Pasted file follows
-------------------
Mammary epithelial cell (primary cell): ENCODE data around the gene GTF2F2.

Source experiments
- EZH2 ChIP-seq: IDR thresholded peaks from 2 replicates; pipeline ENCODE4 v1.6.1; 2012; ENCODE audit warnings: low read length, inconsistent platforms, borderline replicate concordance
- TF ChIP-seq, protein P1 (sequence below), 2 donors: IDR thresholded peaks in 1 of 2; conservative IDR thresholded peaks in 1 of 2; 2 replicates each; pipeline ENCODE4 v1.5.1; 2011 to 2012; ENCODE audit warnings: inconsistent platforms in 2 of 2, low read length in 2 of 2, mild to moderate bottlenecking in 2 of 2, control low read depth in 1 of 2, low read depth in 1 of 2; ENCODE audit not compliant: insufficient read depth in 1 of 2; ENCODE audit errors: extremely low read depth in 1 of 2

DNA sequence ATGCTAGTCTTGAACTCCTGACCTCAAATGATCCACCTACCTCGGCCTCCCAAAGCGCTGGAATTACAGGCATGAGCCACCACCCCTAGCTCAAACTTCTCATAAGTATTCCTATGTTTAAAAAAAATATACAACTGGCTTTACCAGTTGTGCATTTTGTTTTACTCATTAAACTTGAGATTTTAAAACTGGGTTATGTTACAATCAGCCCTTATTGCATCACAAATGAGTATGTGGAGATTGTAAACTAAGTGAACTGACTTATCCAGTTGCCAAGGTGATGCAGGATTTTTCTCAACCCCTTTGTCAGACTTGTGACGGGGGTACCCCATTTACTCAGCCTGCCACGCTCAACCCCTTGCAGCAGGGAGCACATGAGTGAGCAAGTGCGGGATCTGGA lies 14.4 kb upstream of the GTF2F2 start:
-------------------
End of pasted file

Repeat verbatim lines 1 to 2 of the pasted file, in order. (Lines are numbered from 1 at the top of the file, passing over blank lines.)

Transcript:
Mammary epithelial cell (primary cell): ENCODE data around the gene GTF2F2.

Source experiments